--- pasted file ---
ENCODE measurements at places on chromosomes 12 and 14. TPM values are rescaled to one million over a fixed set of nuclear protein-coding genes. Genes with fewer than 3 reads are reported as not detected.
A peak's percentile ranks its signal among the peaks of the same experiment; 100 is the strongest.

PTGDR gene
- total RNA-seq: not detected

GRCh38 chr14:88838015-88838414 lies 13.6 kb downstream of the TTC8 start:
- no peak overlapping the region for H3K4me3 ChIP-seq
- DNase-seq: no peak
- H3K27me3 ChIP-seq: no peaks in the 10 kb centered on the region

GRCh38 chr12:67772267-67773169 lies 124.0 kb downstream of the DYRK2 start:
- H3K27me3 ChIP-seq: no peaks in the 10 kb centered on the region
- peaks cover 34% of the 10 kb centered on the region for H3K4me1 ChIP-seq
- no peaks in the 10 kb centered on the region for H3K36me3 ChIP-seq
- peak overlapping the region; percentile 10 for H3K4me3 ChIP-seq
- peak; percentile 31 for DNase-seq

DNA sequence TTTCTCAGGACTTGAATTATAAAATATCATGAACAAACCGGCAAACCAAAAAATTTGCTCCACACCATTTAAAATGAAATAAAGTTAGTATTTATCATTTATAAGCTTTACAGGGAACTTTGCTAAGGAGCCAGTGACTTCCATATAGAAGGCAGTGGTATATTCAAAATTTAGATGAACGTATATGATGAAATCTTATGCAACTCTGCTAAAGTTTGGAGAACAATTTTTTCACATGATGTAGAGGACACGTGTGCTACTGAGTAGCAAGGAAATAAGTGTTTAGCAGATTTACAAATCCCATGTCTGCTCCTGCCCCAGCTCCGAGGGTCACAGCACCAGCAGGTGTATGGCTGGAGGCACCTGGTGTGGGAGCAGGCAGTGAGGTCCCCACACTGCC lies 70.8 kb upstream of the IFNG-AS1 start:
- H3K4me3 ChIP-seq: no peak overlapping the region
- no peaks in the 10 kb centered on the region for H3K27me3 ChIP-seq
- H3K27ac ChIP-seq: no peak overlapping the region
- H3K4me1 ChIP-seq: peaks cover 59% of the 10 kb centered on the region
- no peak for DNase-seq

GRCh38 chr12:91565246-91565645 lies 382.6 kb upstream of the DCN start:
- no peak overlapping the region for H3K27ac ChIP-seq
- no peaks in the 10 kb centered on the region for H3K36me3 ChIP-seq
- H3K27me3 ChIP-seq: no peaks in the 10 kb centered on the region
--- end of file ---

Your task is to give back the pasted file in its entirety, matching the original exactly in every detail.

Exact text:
ENCODE measurements at places on chromosomes 12 and 14. TPM values are rescaled to one million over a fixed set of nuclear protein-coding genes. Genes with fewer than 3 reads are reported as not detected.
A peak's percentile ranks its signal among the peaks of the same experiment; 100 is the strongest.

PTGDR gene
- total RNA-seq: not detected

GRCh38 chr14:88838015-88838414 lies 13.6 kb downstream of the TTC8 start:
- no peak overlapping the region for H3K4me3 ChIP-seq
- DNase-seq: no peak
- H3K27me3 ChIP-seq: no peaks in the 10 kb centered on the region

GRCh38 chr12:67772267-67773169 lies 124.0 kb downstream of the DYRK2 start:
- H3K27me3 ChIP-seq: no peaks in the 10 kb centered on the region
- peaks cover 34% of the 10 kb centered on the region for H3K4me1 ChIP-seq
- no peaks in the 10 kb centered on the region for H3K36me3 ChIP-seq
- peak overlapping the region; percentile 10 for H3K4me3 ChIP-seq
- peak; percentile 31 for DNase-seq

DNA sequence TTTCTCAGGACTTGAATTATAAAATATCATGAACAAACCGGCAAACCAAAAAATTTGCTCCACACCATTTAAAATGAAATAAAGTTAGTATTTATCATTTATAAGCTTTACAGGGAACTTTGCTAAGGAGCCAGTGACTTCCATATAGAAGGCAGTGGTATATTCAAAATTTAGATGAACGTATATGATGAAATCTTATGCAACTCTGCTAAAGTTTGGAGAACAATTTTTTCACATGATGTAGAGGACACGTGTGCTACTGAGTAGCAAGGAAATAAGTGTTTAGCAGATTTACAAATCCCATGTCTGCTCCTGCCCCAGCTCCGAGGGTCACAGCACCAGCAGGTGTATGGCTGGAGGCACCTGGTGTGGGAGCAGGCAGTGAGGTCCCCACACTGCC lies 70.8 kb upstream of the IFNG-AS1 start:
- H3K4me3 ChIP-seq: no peak overlapping the region
- no peaks in the 10 kb centered on the region for H3K27me3 ChIP-seq
- H3K27ac ChIP-seq: no peak overlapping the region
- H3K4me1 ChIP-seq: peaks cover 59% of the 10 kb centered on the region
- no peak for DNase-seq

GRCh38 chr12:91565246-91565645 lies 382.6 kb upstream of the DCN start:
- no peak overlapping the region for H3K27ac ChIP-seq
- no peaks in the 10 kb centered on the region for H3K36me3 ChIP-seq
- H3K27me3 ChIP-seq: no peaks in the 10 kb centered on the region